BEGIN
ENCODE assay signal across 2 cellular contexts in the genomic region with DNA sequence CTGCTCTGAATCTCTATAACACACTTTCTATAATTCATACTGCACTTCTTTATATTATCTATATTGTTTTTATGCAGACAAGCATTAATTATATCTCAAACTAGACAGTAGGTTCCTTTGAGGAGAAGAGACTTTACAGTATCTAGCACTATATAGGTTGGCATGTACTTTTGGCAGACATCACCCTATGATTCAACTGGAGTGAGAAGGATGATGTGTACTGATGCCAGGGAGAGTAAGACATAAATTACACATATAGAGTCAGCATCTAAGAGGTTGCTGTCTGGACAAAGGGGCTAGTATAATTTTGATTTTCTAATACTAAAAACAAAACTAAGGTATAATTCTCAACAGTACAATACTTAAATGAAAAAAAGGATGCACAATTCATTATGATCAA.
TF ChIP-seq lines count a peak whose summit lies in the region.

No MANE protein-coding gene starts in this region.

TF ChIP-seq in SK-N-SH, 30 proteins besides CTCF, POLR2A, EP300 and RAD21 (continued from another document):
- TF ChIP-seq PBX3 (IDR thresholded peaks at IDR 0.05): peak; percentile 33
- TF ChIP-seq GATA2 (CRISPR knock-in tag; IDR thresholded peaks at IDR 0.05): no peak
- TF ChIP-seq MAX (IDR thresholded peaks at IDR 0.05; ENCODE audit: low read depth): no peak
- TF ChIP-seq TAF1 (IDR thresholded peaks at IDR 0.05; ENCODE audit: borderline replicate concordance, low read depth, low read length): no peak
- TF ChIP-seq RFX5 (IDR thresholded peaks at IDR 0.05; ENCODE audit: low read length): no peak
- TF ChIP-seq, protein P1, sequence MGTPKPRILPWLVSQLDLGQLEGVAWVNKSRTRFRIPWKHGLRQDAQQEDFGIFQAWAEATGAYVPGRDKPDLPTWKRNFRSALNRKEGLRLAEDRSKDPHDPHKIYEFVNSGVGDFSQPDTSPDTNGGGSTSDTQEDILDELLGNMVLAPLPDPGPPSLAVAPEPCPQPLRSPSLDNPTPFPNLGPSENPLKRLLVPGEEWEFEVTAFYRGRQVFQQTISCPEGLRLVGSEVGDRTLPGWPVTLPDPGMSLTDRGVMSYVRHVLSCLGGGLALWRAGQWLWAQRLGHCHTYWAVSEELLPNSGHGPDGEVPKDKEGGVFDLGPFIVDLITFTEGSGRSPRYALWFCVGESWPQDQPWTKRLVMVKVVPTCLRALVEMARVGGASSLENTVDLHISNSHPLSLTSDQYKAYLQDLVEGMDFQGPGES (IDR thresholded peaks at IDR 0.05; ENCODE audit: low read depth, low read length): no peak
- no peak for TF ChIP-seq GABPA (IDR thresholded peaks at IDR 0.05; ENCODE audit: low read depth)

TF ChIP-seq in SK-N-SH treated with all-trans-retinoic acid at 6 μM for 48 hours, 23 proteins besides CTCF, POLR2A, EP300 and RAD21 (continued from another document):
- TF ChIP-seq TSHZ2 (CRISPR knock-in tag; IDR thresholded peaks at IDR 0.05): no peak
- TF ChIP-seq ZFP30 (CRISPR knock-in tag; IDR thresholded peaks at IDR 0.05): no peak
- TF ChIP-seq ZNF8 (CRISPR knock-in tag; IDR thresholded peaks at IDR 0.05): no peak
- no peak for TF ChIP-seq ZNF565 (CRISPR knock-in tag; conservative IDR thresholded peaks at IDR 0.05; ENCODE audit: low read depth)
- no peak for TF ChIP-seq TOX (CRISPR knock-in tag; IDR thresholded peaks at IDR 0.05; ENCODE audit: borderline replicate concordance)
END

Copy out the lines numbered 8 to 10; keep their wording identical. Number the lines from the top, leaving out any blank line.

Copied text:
- TF ChIP-seq TAF1 (IDR thresholded peaks at IDR 0.05; ENCODE audit: borderline replicate concordance, low read depth, low read length): no peak
- TF ChIP-seq RFX5 (IDR thresholded peaks at IDR 0.05; ENCODE audit: low read length): no peak
- TF ChIP-seq, protein P1, sequence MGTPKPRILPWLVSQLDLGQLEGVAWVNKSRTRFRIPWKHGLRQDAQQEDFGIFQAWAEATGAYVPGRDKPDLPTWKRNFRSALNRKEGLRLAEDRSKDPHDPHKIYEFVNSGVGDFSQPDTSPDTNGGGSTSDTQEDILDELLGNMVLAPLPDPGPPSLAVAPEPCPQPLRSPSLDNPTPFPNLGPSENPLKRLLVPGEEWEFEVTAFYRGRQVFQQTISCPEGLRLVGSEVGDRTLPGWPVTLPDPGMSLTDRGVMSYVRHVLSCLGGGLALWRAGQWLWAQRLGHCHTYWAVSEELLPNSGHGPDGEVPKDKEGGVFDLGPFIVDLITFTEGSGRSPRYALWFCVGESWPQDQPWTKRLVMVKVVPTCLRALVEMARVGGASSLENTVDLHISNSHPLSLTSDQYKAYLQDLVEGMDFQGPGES (IDR thresholded peaks at IDR 0.05; ENCODE audit: low read depth, low read length): no peak